That the Universe is largely composed of a cosmic web consisting of narrow filaments upon which galaxies and intergalactic gas and dust are concentrated has been known for more than a decade. While a great deal of evidence for this has accumulated, visual evidence has been difficult to find. Astronomers have now photographed what appears to be a segment of a cosmic filament stimulated into fluorescence by irradiation from a nearby quasar.
The filaments of the cosmic web are difficult to see visually. They consist primarily of dark matter and intergalactic gas and dust, none of which have a visible signature detectable across billions of light years. As a result, our knowledge of filaments primarily comes from gravitational lensing studies, radio observations, and x-ray telescopes.
Now a team, led by researchers at the University of California, Santa Cruz (UCSC), has found an unusual configuration of celestial objects that appears to make visible a part of a filament that is ten billion light years distant. The section of the filament that is visible takes the form of a huge asymmetric nebula of diffuse intergalactic gas.
Normally this gas would not emit significant amounts of light, but in this case the intergalactic gas is being irradiated by extreme UV light from a nearby quasar; the active center of a galaxy. This irradiation ionized the gas (mostly consisting of atomic hydrogen), which then emits the characteristic light of atomic hydrogen (Lyman-alpha radiation) when the ionized atoms regain their electrons. When redshift (z~2.27) is taken into account, the Lyman-alpha radiation appears to our instruments as a violet glow.
The map above is also a product of the SDSS, which used a 2.5 meter telescope to image and determine redshift (and thereby distance) for galaxies in the cosmic vicinity of the Milky Way galaxy. It includes galaxies and quasars located in a thin slice of the sky above the Earth's equator out to a distance of two billion light years. One's first impression is of a slice through a foam of luminous bodies that lay on the boundary of huge voids.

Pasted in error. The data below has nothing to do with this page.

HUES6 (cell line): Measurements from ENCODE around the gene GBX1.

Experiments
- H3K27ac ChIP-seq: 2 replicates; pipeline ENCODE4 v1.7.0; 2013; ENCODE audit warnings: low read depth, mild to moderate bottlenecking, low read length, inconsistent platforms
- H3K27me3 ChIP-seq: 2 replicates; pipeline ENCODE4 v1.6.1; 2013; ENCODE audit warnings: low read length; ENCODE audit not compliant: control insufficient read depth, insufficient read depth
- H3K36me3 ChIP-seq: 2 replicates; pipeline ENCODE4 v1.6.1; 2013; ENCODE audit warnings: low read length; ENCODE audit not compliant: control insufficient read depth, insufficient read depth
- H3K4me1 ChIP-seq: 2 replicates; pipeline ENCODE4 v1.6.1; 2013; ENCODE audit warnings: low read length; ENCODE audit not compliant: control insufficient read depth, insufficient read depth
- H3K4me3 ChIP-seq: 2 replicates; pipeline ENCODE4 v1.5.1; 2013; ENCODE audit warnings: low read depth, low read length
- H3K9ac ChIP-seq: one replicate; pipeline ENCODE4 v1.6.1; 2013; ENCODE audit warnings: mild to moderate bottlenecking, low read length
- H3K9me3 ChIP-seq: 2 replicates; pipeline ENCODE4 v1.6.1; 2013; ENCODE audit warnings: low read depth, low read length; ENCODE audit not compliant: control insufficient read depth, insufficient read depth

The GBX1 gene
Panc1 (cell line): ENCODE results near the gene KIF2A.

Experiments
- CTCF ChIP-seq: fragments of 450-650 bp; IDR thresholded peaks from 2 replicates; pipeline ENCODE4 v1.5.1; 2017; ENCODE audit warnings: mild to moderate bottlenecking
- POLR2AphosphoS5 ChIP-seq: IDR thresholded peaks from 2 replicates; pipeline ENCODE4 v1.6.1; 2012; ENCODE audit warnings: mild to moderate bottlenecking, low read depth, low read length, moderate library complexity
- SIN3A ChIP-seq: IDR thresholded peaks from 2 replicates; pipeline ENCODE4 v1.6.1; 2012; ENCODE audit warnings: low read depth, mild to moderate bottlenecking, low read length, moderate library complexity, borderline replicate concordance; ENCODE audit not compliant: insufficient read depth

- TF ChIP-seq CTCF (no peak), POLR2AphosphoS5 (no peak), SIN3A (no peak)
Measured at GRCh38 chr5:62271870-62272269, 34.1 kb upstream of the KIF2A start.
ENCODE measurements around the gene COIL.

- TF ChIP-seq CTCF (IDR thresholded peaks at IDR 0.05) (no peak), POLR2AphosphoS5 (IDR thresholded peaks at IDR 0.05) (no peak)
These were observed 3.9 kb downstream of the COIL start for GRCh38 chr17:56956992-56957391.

Rather solid evidence also exists for the existence of filaments with a goodly share of dark matter, as illustrated in the above figure of just such a dark matter filament. This filament stretches about sixty million light years between the galaxy clusters Abell 222 and 223. X-ray emissions from the filament suggest that nearly 10 percent of the filament's mass consists of hot gas. This filament comprises at least dark matter and intergalactic gas.
The team published a report in the January 19, 2014, issue of Nature of their discovery of a rather unusual configuration of celestial objects in the early history of the Universe (about three billion years after the Big Bang) that provides additional evidence for the existence of the cosmic web.